• Twin pulse (bigeminus): Each pulse beat is accompanied by an extra beat (double beat). Causes for this can be digitalis overdose or conduction disorders
  • Absolute arrhythmias: the pulse beats are completely irregular. Causes for this can be heart muscle diseases or disturbances in the conduction of stimuli in the heart

The pulse quality

It depends on the elasticity, tension and filling of the vessel. Usually the pulse should be soft and full. A soft pulse is easy to impress, difficult to palpate and occurs with low blood pressure (hypotension), pronounced heart failure (heart failure) or fever. A hard pulse is difficult to impress, but it is easy to feel. It can occur with pronounced arteriosclerotic vascular damage, high blood pressure (hypertension) and increased intracranial pressure, caused by brain tumors or brain edema. A thread-like, rapid pulse occurs in shock or circulatory failure. The doctor must be notified immediately. The assessment of the pulse quality requires a lot of practice; if you are unsure, it should be checked by a nurse or doctor.


The blood pressure


Blood pressure is the measurable pressure in the arteries. It depends on the cardiac output as well as the nature and elasticity of the arteries. When measuring blood pressure, a distinction is made between the systolic (upper) and diastolic (lower) values. The systolic value indicates the minimum pressure in the arteries during the relaxation phase of the heart. The blood pressure is measured using a blood pressure device and a stethoscope. You can hear a tone. The blood pressure value is expressed in mmHg (mm of mercury). The measurement process is called RR measurement (after its Italian inventor Riva-Rocci).

The blood pressure depends on

  • the cardiac output
  • the vascular resistance

According to the WHO, high blood pressure is present at values ​​from 150/90 mmHg. They are the natural result of fright and exertion. Pathological hypertension can occur with kidney diseases, arteriosclerosis, obesity.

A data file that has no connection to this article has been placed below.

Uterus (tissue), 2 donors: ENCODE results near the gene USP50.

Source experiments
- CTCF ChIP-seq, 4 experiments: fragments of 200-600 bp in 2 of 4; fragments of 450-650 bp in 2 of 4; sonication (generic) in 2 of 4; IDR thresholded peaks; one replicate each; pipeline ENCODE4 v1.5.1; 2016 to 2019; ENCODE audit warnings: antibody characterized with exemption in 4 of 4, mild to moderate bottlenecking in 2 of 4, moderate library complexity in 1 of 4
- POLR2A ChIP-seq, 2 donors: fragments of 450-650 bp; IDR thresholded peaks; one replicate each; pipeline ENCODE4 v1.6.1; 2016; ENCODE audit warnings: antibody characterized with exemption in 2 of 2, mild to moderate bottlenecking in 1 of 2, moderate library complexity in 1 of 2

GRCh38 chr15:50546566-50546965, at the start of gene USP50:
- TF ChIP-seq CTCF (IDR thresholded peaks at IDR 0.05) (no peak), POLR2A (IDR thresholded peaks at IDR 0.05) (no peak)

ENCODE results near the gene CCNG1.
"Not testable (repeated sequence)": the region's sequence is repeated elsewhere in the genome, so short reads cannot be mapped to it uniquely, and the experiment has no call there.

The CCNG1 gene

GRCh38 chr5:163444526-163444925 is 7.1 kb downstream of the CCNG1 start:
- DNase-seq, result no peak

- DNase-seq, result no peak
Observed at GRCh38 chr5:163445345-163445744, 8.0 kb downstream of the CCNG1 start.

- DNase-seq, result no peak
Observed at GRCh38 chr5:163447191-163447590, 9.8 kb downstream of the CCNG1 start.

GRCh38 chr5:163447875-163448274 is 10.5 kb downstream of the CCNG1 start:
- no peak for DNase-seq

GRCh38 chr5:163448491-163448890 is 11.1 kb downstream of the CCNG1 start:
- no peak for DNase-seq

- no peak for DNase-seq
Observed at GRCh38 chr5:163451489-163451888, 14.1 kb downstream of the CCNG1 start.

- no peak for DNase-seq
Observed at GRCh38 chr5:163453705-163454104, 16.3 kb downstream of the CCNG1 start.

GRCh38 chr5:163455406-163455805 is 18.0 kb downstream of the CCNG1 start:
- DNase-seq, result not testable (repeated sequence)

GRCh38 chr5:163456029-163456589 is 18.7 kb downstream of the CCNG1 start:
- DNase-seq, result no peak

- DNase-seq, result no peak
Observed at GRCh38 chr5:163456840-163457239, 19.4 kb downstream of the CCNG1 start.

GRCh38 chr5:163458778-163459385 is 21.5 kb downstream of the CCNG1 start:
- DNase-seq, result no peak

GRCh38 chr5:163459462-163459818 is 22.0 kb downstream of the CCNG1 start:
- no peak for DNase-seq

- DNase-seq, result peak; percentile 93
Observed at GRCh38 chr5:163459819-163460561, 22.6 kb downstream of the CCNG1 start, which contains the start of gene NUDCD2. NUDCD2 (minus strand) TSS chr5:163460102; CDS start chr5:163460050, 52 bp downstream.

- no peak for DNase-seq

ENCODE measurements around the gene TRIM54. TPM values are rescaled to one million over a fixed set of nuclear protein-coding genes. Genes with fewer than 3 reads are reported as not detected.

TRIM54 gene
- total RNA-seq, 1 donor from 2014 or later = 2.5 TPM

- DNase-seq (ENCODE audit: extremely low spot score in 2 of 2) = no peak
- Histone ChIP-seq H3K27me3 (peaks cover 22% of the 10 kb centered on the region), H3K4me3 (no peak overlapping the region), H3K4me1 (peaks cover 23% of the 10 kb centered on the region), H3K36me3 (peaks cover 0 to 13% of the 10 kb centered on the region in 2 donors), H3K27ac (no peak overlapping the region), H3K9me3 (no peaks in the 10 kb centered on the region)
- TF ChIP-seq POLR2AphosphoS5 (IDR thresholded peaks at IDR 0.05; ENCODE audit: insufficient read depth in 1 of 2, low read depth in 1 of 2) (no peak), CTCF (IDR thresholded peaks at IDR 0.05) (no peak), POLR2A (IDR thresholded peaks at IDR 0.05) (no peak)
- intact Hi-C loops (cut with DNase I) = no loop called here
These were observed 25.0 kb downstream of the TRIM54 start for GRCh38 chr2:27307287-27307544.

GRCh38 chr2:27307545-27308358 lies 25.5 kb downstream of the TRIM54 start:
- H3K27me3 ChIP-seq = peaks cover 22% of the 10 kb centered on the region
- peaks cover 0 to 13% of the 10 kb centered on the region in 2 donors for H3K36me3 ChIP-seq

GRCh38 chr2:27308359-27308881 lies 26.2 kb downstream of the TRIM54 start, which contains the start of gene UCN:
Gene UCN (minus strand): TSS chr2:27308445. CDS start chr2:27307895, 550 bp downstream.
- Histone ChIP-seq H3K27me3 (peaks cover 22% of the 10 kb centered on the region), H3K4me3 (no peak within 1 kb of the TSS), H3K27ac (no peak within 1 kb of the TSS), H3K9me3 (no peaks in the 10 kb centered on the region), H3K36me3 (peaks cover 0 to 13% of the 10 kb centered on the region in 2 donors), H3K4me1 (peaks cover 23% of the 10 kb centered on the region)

Hypertension can occur even without an apparent cause. One then speaks of essential hypertension.

Low blood pressure is below 100/90 mmHg (according to WHO) and can be caused by bleeding or cardiovascular diseases.




You will need a blood pressure monitor and a stethoscope. Before the measurement, the patient should not be upset or physically exerted. The measurement is made when the patient is lying or sitting. The patient's arm should be slightly bent at the level of the heart. Support if necessary. The upper arm must not be constricted by clothing. Place the evacuated cuff of the blood pressure device around the left or right bare upper arm tightly and without wrinkles and close, close the valve of the rubber balloon. Put on the stethoscope and place the diaphragm in the crook of the elbow. Pump air into the cuff and feel the pulse at the same time.
When the pulse can no longer be felt, the pressure is increased by about 50 mmHg. Open the valve slowly, releasing the pressure by a maximum of 3 mmHg per second. Read the value on the manometer at the first audible tone (systolic value). Read the second value on the manometer at the last tone or when the tone becomes noticeably quieter (diastolic value). Remove the cuff and note the values. After a faulty measurement, do not measure again until after a break of around 15 minutes.

To avoid possible sources of error in the measurement, practice the measurement under the guidance of a nurse. Another possibility for measuring blood pressure is offered by digital blood pressure measuring devices, some of which allow blood pressure to be measured on the wrist. If frequent monitoring of blood pressure is required, the use of a digital measuring device is recommended.